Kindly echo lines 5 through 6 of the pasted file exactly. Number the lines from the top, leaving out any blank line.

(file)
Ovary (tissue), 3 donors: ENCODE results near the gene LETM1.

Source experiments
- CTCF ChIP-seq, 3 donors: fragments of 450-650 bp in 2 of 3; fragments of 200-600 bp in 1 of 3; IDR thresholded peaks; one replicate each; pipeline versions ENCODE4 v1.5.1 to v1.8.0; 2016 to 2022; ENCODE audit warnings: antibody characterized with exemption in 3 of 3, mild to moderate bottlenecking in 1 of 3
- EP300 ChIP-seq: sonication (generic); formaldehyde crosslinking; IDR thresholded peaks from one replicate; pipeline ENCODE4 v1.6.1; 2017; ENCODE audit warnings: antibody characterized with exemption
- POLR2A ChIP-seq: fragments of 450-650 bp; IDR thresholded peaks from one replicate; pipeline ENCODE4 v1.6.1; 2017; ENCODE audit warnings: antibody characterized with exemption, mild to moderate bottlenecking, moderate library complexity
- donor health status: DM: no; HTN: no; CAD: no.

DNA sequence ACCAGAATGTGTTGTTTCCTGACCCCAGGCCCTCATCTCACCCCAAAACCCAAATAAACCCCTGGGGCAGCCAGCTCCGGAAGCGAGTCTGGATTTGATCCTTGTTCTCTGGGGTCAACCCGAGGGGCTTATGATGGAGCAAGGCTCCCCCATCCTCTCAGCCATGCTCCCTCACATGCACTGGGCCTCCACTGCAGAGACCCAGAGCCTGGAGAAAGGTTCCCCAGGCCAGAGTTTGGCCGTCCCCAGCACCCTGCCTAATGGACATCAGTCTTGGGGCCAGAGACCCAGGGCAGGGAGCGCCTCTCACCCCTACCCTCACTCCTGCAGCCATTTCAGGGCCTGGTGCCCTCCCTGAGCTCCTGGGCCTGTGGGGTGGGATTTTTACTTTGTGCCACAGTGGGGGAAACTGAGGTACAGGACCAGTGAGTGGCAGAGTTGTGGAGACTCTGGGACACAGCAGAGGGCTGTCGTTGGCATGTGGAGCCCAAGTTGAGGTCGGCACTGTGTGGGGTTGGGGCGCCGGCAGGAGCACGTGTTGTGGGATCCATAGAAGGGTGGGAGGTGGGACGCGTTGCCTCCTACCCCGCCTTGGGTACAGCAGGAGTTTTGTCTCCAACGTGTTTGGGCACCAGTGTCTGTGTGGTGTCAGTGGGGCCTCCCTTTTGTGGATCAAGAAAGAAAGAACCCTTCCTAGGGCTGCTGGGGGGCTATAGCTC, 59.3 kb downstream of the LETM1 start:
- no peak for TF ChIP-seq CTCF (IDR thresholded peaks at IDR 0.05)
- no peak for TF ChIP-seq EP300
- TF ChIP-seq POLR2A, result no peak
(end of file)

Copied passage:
- POLR2A ChIP-seq: fragments of 450-650 bp; IDR thresholded peaks from one replicate; pipeline ENCODE4 v1.6.1; 2017; ENCODE audit warnings: antibody characterized with exemption, mild to moderate bottlenecking, moderate library complexity
- donor health status: DM: no; HTN: no; CAD: no.